# thinking-together

Jacob Zimmerman

01/26/2024, 2:08 AM
Just curious for all your thoughts, is being ahead of your time a good thing? I’m thinking of a conversation I had with @Toby Schachman in the Cuttle discord a while back where he mentioned that Cuttle aimed certain details at a status-quo of programming style unlike it’s predecessor Apparatus, I thought that was quite profound. I’m thinking also of Fortran vs Lisp (or perhaps Forth). When is it not worth it to meet people where they are?

Personal Dynamic Media

01/26/2024, 2:11 AM
Being too far ahead of your time may not be very good for you personally, but your example can end up being helpful to those who come after you.

Jason Morris

01/26/2024, 3:30 AM
Meeting people where they are, and being ahead of your time, are orthogonal, I think. The more ahead of your time you are, the more necessary it is to meet people where they are. Something that is very different is not therefore necessarily alienating, or difficult. It can be different precisely because of how much easier it is. But if something very different is also very difficult, it will have far less influence than it might have otherwise. Always meet your users where they are, whether you want to make evolutionary or revolutionary change. And if you can't, get different users, or make different changes.

Konrad Hinsen

01/26/2024, 10:35 AM
First question: what does "a good thing" mean? Good for the author? For the field? For society? Short-term or long-term?
Sometimes it makes sense to invest in something you know is very unlikely to be mainstream, because you’re trying to push frontiers; sometimes you’re specifically trying to take previously frontier ideas into the mainstream, and those have very different tradeoffs.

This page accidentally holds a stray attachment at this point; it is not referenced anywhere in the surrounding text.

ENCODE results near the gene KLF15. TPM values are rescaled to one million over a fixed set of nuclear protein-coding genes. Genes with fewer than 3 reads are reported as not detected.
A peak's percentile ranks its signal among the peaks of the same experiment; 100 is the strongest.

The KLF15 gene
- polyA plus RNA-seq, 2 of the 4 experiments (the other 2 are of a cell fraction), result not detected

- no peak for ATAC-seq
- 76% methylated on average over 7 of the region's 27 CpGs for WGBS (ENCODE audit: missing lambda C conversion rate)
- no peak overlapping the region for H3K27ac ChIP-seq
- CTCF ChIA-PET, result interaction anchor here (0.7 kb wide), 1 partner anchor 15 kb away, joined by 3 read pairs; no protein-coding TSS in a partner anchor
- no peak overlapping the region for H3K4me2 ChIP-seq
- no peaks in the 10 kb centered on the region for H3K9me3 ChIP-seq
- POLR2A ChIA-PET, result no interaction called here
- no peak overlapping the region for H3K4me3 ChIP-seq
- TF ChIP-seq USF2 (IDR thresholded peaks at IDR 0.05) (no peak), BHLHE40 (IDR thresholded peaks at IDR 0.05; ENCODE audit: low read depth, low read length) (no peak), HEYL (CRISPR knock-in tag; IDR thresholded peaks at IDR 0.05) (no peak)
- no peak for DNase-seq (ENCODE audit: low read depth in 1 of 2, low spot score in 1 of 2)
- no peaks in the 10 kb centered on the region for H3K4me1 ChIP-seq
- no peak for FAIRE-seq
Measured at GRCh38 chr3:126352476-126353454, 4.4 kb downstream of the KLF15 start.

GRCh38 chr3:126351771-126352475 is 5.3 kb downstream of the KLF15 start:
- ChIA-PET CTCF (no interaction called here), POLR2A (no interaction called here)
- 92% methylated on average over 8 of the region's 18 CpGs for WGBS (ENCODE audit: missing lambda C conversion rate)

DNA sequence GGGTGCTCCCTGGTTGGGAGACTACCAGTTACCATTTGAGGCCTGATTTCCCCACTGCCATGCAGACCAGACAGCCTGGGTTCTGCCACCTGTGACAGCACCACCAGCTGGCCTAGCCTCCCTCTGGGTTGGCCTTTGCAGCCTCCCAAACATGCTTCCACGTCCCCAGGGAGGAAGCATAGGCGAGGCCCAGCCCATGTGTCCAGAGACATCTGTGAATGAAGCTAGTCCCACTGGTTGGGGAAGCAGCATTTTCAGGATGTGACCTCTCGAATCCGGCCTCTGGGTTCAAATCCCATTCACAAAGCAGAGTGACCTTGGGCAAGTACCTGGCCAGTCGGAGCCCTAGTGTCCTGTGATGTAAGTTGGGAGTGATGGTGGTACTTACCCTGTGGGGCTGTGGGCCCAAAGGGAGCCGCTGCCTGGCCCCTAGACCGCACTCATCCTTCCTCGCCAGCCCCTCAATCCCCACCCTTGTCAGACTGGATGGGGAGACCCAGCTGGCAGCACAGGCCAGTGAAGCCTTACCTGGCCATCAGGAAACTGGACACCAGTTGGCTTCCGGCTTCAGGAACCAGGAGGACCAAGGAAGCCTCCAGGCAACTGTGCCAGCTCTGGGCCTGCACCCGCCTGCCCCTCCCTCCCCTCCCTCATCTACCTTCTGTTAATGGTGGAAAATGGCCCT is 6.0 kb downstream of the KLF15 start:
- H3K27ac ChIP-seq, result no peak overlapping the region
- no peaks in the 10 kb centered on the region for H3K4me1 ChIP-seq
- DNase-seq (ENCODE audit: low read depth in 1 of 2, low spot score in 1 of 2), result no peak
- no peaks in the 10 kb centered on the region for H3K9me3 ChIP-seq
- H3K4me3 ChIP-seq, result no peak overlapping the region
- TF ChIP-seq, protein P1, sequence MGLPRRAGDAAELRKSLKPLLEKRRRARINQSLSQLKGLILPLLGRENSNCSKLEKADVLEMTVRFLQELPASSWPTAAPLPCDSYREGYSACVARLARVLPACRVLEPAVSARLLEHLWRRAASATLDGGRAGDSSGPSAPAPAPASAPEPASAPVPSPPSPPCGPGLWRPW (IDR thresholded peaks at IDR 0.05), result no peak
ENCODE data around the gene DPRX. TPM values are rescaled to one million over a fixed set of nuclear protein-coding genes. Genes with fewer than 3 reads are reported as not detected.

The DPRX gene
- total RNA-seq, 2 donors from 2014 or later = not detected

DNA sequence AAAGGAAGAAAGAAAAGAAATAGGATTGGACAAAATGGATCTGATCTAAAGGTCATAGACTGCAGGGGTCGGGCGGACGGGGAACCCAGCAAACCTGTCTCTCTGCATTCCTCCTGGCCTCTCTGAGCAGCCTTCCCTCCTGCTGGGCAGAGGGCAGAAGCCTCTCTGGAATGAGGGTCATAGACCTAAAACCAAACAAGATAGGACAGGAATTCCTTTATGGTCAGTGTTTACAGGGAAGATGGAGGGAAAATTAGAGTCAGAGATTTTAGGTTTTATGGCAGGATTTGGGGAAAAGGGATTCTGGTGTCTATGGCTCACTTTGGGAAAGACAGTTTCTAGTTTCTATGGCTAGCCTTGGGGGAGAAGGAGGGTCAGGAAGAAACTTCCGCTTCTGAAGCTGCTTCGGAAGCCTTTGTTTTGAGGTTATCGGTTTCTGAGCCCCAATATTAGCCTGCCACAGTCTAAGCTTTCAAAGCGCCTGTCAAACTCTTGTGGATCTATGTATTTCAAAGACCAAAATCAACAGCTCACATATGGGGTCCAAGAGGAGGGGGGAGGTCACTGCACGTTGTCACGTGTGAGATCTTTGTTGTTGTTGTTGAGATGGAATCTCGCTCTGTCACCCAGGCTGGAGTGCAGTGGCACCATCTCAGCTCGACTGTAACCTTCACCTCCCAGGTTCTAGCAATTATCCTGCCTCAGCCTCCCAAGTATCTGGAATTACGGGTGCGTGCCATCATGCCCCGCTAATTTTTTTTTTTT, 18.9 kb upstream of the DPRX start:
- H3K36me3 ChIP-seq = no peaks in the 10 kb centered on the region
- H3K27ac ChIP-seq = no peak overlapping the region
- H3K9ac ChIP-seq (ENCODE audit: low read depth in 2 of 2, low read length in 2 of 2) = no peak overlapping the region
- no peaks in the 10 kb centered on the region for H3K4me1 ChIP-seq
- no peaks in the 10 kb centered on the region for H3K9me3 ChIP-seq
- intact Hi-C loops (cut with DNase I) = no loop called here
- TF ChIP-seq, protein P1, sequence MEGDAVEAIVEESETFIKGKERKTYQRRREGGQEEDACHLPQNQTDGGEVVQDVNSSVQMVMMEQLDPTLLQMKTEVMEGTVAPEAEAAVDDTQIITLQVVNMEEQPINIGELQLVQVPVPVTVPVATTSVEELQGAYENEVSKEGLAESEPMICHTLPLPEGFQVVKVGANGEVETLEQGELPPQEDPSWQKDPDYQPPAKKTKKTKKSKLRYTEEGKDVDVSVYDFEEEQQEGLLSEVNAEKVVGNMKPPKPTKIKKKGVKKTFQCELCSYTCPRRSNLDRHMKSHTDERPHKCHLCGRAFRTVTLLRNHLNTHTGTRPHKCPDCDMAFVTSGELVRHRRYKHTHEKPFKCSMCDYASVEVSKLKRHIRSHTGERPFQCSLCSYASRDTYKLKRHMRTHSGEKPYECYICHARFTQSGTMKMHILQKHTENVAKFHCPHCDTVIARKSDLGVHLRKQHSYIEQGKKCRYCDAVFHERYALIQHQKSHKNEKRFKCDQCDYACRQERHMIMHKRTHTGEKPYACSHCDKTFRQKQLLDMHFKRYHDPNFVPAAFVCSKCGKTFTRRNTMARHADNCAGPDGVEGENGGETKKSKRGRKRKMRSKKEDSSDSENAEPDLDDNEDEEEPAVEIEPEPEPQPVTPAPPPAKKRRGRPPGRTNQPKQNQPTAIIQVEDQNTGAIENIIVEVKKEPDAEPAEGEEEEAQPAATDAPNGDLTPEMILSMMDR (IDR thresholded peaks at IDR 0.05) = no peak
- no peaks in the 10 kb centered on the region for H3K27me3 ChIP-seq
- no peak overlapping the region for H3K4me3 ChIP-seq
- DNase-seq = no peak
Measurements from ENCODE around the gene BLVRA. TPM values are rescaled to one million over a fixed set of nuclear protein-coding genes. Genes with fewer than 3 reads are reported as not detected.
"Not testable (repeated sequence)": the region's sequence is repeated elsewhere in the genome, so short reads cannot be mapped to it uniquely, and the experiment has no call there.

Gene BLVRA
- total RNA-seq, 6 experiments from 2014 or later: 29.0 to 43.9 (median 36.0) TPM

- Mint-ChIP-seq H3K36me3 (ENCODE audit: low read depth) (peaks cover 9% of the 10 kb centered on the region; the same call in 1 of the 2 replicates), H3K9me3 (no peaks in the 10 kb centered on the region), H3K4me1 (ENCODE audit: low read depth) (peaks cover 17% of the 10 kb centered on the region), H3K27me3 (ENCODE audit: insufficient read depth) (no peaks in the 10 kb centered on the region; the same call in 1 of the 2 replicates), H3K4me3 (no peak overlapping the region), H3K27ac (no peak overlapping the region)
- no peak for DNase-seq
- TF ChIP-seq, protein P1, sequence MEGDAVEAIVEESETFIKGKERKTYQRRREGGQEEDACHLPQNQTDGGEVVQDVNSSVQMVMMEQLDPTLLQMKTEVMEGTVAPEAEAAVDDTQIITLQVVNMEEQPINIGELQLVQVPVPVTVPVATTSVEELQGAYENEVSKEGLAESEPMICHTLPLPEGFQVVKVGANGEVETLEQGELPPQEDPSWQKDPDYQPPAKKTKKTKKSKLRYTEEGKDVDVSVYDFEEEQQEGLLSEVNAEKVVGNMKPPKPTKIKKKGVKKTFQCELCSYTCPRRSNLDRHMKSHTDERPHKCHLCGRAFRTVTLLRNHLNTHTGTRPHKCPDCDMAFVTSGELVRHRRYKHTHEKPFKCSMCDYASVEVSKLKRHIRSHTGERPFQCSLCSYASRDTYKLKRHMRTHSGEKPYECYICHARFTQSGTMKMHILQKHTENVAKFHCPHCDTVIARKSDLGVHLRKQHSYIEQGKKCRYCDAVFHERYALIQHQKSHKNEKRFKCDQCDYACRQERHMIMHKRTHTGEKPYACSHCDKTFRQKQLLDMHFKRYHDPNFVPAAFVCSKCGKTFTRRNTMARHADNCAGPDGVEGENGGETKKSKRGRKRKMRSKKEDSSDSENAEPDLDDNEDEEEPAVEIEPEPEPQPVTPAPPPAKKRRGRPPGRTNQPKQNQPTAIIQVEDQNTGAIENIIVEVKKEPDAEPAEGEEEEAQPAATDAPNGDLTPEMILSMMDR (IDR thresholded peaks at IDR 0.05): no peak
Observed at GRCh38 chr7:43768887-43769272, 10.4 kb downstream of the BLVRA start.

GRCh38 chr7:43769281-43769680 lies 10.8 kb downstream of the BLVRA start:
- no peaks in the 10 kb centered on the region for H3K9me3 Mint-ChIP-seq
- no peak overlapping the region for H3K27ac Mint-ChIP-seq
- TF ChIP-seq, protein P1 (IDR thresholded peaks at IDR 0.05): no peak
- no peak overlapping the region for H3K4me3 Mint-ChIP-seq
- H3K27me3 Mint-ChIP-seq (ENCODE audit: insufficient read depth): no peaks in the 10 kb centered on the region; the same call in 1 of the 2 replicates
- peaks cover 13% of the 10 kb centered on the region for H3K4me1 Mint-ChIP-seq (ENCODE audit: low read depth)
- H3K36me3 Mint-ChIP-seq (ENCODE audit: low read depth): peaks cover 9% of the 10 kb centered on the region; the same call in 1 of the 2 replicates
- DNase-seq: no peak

A good example here is the difference between Rust and the research languages it drew on. Rust itself (the example used to make a related point in the post I linked above) needed to be pretty mainstream in many of its surface syntax choices, even if the language designers might have preferred other syntaxes, because it was bringing along so much novelty in terms of type system, how it was asking people to think about systems programming and memory safety, etc.
Similarly, TypeScript’s success is very much a function of being a very small syntactical superset of JS, and being purely a way to express statically what (a[n ever-growing] subset of) the dynamic behavior of JS code is. Other compile-to-JS languages have had much less adoption, and TS has significantly changed the baseline for what kinds of type system constructs “mainstream” developers consider reasonable/normal as a result.
But on the other hand, even still in relatively mainstream programming (by comparison to a lot of the stuff we chat about in here), Elm has had comparatively minimal adoption, but has profoundly influenced the design of many other compilers and languages, by staking out a position and design ethos which have in turn shown that (for example) the baseline we were all used to and accepting of from compilers was not actually a necessary baseline, and that it could be much better.